Rambahadur has helped revive tiger population in Panna. What drove him to kill his mahout Budhram?
Animals can be unpredictable and even those who have spent decades looking after them cannot be sure of their behaviour. Recently, an elephant killed its trainer in Madhya Pradesh's Panna Tiger Reserve, sending shockwaves amongst the mahouts and the rangers in the forest reserve. Read on to know more.
Arun Singh 8 July 2022 2:58 PM GMT
Panna, Madhya Pradesh
Ever since its arrival at the Panna Tiger Reserve in 2002, 'Rambahadur', a wild elephant, was trained and looked after by mahout Budhram Routia. In the two decades, 57-year-old Routia led the elephant on umpteen campaigns which involved formidable tasks like tranquilising tigers and maintaining a vigil in the forests.
However, the mahout-elephant relationship ended violently on July 4 when Rambahadur killed Routia.
"It is really unfortunate that the animal which Routia cared for should have killed him. The incident has struck terror amongst other mahouts in the forest," Uttam Kumar Sharma, area operator of the Panna Tiger Reserve told Gaon Connection.
Following the incident, the elephant has been chained up and is not being used for any forest-related work, he added.
Some mahouts in the tiger reserve, on condition of anonymity informed Gaon Connection that Rambahadur had killed another forest ranger named BS Bhagat in a similar incident two years ago.
"This elephant is known to be aggressive. Following the incident in which Bhagat was killed, the elephant was put into isolation with only its mahout for company. Both Bhagat and Routia were killed in an identical manner — the elephant used its tusks to strike the two forest workers in their chests. It is really worrying to see Rambahadur so aggressive," a mahout said.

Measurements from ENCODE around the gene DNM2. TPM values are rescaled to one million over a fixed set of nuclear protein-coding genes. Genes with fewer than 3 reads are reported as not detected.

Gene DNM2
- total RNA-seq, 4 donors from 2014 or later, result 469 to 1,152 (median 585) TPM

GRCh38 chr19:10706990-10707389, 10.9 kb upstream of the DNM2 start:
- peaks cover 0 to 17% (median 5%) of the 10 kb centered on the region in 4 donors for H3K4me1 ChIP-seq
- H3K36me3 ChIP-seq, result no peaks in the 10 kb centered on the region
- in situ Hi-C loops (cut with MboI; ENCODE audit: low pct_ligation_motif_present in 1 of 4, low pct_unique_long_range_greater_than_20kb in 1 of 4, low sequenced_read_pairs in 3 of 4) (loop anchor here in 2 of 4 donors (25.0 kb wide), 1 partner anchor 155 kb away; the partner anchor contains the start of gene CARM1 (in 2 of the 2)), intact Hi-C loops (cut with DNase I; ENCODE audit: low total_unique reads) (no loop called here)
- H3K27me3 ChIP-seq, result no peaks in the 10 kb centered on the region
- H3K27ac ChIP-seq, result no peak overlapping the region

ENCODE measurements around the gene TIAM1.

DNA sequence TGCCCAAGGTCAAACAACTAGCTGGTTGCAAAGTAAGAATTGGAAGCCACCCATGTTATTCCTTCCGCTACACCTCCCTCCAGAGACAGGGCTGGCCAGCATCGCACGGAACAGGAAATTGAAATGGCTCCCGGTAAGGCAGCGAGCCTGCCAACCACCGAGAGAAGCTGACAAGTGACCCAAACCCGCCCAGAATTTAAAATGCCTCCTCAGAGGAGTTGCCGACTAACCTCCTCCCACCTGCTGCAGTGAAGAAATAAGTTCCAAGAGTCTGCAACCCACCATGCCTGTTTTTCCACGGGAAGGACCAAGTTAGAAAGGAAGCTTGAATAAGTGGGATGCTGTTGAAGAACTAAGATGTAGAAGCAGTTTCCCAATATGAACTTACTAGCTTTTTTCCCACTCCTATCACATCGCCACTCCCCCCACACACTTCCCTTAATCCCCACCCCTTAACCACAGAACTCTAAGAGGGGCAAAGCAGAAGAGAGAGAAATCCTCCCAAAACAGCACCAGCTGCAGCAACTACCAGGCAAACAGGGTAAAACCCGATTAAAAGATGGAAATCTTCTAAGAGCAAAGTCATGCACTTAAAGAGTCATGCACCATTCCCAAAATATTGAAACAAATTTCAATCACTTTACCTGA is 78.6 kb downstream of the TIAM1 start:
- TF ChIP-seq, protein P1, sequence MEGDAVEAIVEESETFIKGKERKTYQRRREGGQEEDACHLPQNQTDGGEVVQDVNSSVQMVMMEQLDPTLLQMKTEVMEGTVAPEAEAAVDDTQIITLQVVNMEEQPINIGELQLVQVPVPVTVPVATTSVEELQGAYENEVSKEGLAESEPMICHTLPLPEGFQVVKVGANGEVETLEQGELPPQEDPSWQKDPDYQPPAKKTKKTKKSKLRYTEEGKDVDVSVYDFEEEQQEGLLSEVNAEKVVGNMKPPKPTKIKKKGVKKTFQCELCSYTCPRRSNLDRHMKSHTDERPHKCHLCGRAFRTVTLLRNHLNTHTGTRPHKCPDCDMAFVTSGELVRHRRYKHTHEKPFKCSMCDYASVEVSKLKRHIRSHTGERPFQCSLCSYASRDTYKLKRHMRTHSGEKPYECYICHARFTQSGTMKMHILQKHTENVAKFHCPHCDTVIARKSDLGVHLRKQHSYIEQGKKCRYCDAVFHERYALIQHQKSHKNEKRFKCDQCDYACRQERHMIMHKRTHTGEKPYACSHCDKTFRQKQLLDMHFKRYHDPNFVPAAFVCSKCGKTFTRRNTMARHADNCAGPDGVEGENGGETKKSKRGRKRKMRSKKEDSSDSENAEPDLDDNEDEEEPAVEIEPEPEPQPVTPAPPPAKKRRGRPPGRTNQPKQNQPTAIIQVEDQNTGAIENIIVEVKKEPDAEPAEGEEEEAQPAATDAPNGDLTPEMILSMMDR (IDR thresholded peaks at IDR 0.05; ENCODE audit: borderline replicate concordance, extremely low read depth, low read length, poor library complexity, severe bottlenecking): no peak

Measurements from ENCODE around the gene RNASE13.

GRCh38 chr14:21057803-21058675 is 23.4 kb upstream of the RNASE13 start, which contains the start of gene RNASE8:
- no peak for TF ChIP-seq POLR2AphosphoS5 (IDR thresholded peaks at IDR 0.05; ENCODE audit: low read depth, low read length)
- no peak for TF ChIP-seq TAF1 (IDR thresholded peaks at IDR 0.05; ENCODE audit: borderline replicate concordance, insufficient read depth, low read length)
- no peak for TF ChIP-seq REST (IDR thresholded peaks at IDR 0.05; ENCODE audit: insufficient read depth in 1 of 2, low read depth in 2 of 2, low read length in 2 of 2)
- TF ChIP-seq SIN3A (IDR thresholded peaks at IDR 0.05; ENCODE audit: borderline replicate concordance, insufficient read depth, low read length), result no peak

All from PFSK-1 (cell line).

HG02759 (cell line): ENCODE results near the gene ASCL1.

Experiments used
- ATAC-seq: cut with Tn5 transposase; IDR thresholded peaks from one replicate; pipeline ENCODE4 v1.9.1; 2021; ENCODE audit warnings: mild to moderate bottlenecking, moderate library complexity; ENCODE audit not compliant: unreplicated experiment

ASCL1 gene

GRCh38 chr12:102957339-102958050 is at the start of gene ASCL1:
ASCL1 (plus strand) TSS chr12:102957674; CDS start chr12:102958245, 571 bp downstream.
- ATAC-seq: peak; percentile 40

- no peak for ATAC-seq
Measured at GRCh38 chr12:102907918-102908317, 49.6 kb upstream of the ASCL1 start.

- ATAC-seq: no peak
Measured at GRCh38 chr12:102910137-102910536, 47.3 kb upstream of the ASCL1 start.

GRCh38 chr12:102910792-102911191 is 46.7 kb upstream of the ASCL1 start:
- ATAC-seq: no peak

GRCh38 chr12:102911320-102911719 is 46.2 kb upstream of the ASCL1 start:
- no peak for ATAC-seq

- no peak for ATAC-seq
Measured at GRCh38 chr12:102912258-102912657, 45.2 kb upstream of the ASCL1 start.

Meanwhile, the Panna Tiger Reserve issued a note lauding the mahout.
"Budhram's was an inspiring story. He was a person of short stature but had a big heart, still bigger personality and extraordinary courage… Elephant Rambahadur, who dominated all other elephants in PTR, had one master: Budhram Routia," the note mentioned.
The note also added that after Bhagat was killed, it was only Budhram who dared to manage Rambahadur. And he did it till his last day.
Played a vital role in tiger management
Talking to Gaon Connection about the incident, Rangaiah Sreenivasa Murthy, former director of the Panna Tiger Reserve expressed regret. Showing an old photograph of the tusker, he said Rambahadur was his personal favourite while he was at the helm of affairs at the forest reserve.
"Rambahadur played a crucial role in reviving the population of tigers in Panna. He was extraordinarily receptive whenever we encountered tigers, it was as if he understood that tranquilising the big cats was a team effort and he complied with his mahout's commands with an efficiency of a trusted lieutenant," Murthy recalled.
Despite his occasional uncontrolled outbursts of rage, Rambahadur has been a prized asset for the forest reserve.
Murthy, the former director of the reserve told Gaon Connection that Rambahadur has participated in a record number of tranquilisation exercises.